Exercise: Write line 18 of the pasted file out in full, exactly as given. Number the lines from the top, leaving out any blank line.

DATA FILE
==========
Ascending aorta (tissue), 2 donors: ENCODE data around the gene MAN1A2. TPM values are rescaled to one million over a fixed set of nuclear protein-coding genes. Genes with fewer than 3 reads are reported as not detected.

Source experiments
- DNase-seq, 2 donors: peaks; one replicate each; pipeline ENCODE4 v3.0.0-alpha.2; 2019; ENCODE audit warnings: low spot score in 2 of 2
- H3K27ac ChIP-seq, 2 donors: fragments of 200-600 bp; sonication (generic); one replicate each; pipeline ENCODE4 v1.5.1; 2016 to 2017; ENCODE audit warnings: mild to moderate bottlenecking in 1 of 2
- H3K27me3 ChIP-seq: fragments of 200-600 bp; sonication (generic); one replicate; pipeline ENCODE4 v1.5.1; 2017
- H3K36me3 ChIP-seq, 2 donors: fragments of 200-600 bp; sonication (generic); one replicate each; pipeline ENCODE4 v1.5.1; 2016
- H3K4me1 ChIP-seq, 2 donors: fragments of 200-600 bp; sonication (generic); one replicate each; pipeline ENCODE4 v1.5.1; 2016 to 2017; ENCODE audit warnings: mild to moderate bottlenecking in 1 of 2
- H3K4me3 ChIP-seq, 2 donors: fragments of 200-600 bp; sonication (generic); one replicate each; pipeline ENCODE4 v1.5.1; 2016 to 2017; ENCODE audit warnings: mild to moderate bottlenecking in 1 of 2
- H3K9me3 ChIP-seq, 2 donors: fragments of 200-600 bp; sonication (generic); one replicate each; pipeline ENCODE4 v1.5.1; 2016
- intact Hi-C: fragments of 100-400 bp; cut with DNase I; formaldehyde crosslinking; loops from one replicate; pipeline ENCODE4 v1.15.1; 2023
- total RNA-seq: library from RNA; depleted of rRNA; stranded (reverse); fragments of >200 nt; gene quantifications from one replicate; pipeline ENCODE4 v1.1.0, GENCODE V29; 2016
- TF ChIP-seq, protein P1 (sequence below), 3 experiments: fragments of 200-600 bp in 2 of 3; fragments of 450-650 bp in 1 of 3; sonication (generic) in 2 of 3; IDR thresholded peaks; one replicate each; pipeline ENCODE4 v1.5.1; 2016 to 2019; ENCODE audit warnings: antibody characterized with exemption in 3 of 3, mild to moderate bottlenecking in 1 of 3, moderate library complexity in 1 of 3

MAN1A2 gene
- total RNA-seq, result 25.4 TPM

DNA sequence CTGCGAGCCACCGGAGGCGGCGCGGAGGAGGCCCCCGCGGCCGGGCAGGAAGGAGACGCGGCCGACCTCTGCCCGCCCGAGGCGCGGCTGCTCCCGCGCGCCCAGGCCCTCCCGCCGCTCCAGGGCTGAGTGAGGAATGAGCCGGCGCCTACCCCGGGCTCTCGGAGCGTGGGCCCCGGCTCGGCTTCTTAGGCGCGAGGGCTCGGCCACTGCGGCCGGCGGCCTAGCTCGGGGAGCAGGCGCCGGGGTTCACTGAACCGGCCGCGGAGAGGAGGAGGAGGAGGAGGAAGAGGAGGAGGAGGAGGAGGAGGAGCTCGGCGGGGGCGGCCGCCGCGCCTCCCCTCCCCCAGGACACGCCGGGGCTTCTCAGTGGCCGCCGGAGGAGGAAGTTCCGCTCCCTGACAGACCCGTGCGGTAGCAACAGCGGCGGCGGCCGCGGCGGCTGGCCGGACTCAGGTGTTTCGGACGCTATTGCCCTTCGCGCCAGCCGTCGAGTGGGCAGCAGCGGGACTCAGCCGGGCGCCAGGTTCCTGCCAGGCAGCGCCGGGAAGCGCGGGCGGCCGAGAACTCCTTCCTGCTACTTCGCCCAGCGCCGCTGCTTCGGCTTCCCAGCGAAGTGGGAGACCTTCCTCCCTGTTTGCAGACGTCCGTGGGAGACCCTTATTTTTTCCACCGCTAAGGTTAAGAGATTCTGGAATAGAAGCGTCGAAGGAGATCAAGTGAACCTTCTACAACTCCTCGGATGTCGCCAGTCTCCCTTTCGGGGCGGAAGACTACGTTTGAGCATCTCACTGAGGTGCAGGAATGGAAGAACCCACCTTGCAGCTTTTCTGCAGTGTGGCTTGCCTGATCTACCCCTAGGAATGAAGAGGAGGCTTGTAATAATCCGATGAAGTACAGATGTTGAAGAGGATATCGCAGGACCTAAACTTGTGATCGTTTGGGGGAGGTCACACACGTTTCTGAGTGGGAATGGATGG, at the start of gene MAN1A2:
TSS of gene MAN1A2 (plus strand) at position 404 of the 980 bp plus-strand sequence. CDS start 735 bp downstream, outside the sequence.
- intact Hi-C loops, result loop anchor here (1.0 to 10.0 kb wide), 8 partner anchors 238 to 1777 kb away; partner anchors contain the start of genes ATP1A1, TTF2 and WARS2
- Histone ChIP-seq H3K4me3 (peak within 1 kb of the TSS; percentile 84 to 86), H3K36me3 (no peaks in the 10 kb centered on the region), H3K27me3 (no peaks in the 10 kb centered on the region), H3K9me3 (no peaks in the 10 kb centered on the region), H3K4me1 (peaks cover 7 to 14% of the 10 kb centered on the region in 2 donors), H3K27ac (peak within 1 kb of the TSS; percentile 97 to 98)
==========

- Histone ChIP-seq H3K4me3 (peak within 1 kb of the TSS; percentile 84 to 86), H3K36me3 (no peaks in the 10 kb centered on the region), H3K27me3 (no peaks in the 10 kb centered on the region), H3K9me3 (no peaks in the 10 kb centered on the region), H3K4me1 (peaks cover 7 to 14% of the 10 kb centered on the region in 2 donors), H3K27ac (peak within 1 kb of the TSS; percentile 97 to 98)